A three-judge panel of the Fourth U.S. Circuit Court of Appeals on Friday upheld a lower court injunction blocking the Air Force from discharging two HIV-positive service members.

The Trump administration in February 2018 introduced a new discharge policy for any service member who cannot be deployed outside the United States for more than one year. A long-standing Department of Defense rule states that HIV-positive service members can't be deployed outside the US without a waiver.

Two unidentified airmen filed their suit in December 2018.

The appeals court said that the policy was no longer justified.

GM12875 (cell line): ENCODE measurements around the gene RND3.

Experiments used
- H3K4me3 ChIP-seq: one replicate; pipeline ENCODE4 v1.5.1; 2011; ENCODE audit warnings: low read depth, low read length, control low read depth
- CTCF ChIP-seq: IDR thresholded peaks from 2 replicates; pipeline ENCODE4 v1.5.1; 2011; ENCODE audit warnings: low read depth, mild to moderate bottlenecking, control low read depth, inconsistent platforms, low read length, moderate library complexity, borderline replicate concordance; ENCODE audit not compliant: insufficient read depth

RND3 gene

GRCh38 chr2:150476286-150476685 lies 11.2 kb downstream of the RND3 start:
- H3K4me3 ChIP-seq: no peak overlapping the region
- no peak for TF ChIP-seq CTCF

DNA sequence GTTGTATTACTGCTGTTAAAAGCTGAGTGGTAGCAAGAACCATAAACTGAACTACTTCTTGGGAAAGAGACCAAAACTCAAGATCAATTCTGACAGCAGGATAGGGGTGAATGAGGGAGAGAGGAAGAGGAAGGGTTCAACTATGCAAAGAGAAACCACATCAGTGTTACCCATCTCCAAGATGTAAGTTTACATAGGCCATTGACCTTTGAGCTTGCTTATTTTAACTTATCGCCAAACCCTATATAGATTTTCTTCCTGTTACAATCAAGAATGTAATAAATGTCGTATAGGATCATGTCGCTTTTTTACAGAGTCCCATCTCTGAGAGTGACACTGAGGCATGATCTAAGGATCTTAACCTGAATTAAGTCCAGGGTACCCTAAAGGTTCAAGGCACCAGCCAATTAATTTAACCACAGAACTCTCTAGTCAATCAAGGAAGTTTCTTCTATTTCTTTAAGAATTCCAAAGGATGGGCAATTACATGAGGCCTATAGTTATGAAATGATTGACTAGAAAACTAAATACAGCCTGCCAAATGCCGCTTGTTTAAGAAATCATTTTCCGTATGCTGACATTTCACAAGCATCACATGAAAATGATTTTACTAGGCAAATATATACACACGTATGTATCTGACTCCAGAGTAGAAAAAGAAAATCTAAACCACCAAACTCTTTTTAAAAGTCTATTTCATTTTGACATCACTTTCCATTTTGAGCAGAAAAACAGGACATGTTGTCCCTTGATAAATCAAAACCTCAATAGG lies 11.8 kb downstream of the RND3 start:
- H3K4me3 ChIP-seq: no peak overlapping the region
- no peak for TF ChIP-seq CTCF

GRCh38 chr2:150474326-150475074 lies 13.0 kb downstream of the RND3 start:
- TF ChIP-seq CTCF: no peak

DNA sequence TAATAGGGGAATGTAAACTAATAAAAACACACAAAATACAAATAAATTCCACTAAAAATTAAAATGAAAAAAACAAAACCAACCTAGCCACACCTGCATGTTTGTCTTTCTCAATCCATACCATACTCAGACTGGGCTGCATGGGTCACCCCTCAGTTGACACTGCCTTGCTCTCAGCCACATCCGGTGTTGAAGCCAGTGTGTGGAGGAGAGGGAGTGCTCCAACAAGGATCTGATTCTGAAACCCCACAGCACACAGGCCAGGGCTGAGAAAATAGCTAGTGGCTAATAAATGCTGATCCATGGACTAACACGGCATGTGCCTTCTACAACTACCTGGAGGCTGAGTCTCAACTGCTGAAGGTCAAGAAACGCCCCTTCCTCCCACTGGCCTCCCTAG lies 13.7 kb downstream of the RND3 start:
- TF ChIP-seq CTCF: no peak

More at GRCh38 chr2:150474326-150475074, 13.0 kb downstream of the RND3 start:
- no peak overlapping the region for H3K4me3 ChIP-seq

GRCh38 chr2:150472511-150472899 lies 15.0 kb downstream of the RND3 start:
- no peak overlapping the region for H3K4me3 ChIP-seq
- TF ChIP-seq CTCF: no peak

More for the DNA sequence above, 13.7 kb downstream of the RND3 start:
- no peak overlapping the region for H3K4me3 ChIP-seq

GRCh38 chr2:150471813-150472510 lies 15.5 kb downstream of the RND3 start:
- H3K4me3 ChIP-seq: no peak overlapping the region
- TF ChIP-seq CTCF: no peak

“A ban on deployment may have been justified at a time when HIV treatment was less effective at managing the virus and reducing transmission risks," the judges wrote.

"But any understanding of HIV that could justify this ban is outmoded and at odds with current science. Such obsolete understandings cannot justify a ban, even under a deferential standard of review and even according appropriate deference to the military's professional judgments."

The airmen are being represented by Lambda Legal.

“At the root of these discharge decisions and other restrictions on the service of people living with HIV are completely outdated and bigoted ideas about HIV," said Scott Schoettes, HIV Project Director at Lambda Legal. "Today's ruling clears the way for us to definitively prove at trial that a person living with HIV can perform the job of soldier or airman as well and as safely as anyone else."